In 2011 she graduated with an MSc in Art Psychotherapy in Queen Margaret University, Scotland. Recent work includes Links that Bind an interactive sculptural installation in EmergenceSee in Edinburgh. She is a member of The Performance Collective who have performed at Galway Arts Centre, Grace Space New York, Open House Studio Alberta, Canada, and Performance Space London, in 2012

Dominic Thorpe's performance practice explores the potential of presence and experience as a means of generating understanding and response. Over the past number of years he has developed a body of work questioning the role of wider society in relation to revelations of the incarceration and abuse of thousands of children over many decades at institutions run by the Catholic Church on behalf of the Irish state, and the subsequent treatment of those who survived. He has collaborated with Sandra Johnston to make work exploring artistic process as a means of addressing findings of fact in relation to trauma.

He has shown work nationally and internationally including Bergen Museum of Art Norway, the Guangzhou Festival of Live Art China)the Infr'Action Performance Art Festival Venice 2011, Live Action Sweden, Performance Space London, Catalyst Arts Centre Belfast, the Third Space Gallery Belfast, Templebar Gallery Dublin and the RHA Dublin. He has had solo exhibitions/performances at the 126 Gallery Galway, and as part of Tulca Visual Arts Festival Galway.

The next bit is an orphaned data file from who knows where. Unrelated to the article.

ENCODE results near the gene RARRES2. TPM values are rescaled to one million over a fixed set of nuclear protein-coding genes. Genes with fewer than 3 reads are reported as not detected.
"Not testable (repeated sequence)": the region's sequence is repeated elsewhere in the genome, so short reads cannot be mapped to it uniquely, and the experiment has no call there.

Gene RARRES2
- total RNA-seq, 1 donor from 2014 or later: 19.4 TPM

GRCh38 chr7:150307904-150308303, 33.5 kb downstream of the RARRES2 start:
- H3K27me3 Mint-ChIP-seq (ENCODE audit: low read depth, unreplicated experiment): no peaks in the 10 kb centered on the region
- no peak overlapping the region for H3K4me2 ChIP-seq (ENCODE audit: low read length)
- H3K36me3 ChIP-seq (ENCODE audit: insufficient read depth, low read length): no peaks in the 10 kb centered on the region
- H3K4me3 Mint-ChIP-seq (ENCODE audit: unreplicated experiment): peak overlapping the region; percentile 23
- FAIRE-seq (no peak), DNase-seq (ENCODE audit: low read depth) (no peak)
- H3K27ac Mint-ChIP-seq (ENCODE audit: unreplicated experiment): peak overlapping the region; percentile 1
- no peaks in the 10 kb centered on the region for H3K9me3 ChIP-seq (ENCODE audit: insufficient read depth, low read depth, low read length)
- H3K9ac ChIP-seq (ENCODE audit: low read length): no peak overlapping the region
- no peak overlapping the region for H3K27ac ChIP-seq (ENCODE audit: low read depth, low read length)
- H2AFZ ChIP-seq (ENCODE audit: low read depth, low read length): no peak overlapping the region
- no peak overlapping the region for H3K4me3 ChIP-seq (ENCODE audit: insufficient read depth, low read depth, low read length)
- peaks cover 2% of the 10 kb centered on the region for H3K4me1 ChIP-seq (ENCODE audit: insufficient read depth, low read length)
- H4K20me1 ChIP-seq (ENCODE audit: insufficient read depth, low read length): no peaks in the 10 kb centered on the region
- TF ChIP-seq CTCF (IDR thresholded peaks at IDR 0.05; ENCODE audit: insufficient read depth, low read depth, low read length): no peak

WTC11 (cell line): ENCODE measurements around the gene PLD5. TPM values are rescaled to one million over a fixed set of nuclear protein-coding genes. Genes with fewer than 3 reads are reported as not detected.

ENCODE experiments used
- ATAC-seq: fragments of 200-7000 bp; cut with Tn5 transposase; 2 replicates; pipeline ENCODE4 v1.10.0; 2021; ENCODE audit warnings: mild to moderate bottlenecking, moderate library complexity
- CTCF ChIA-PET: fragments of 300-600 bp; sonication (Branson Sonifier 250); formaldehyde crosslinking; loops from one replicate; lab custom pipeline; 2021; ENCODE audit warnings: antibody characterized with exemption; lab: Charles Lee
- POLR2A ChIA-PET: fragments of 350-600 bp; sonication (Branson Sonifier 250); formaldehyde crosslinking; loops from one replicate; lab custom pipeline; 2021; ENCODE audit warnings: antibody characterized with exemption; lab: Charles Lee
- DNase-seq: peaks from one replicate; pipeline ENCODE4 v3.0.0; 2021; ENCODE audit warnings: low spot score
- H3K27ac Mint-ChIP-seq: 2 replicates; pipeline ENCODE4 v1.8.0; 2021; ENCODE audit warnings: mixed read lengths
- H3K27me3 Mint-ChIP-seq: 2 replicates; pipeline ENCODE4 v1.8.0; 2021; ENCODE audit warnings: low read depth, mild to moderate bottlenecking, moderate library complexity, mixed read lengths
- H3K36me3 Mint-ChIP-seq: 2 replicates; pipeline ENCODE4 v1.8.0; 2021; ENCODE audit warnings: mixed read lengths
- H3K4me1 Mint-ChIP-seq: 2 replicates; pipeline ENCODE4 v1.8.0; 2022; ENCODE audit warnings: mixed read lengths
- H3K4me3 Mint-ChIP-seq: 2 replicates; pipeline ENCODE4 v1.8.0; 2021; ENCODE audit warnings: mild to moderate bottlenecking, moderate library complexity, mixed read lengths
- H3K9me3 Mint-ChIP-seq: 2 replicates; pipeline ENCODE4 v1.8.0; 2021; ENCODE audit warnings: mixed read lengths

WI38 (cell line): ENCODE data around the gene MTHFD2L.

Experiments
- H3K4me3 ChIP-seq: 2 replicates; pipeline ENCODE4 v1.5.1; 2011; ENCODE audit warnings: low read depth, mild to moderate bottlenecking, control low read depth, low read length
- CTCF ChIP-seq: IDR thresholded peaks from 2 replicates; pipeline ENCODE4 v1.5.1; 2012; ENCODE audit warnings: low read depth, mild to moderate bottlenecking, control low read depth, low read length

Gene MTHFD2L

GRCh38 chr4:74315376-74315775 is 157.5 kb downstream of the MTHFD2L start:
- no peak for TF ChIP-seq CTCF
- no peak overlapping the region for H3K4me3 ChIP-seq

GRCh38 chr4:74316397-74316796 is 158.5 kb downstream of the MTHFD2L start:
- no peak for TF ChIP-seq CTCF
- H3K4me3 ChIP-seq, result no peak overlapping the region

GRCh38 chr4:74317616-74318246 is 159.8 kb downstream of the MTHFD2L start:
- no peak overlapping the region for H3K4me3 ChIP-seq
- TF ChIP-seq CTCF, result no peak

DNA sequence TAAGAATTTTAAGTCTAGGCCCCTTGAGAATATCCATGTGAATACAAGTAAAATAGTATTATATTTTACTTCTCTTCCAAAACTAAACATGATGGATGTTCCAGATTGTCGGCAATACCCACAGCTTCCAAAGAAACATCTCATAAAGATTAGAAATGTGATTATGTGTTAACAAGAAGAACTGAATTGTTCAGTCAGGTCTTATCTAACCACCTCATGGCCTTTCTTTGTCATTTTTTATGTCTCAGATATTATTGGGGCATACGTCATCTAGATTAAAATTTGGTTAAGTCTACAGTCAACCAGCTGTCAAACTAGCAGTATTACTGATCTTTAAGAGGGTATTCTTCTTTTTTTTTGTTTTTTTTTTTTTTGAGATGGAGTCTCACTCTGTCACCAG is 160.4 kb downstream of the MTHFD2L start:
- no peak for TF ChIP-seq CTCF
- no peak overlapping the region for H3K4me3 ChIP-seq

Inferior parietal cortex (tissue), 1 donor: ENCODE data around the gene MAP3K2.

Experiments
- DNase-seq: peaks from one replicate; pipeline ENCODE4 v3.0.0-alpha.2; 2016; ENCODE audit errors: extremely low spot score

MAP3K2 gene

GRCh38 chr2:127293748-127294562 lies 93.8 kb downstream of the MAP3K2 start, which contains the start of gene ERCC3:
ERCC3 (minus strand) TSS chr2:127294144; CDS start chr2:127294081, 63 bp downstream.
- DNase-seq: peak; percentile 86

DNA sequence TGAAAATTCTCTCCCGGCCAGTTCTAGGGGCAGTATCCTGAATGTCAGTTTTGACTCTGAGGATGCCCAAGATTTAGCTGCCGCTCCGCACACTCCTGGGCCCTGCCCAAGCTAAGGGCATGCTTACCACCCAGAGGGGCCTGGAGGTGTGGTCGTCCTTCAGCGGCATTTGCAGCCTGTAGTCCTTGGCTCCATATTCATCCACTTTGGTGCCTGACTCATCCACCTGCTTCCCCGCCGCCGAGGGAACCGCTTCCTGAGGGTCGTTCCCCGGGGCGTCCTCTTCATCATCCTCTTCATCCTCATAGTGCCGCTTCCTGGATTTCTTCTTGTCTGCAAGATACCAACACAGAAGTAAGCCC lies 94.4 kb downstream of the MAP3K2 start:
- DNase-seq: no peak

Liz Burns curates the visual arts programme for Fire Station Artists' Studios in Dublin. Projects commissioned include 'Troubling Ireland'( 2010-11) a think tank for artists with Kuratorisk Aktion, and' Two Monuments' ( 2009) with Artur Zmijewski. She completed her MA in Visual Arts Practices with IADT Dublin 2008/9 and was selected to participate in Independent Curators International's (ICI) Curatorial Intensive in New York in 2011.She continues to develop an independent curatorial practice.

'It has no name' gratefully acknowledges the support of 'Independent Curators International' (ICI) New York through the ICI Curatorial Intensive (Nov 2011) and Fire Station Artists' Studios, Dublin.

For further information email: or Tel: 00 353 1 4024188 or 00 353 1 8069012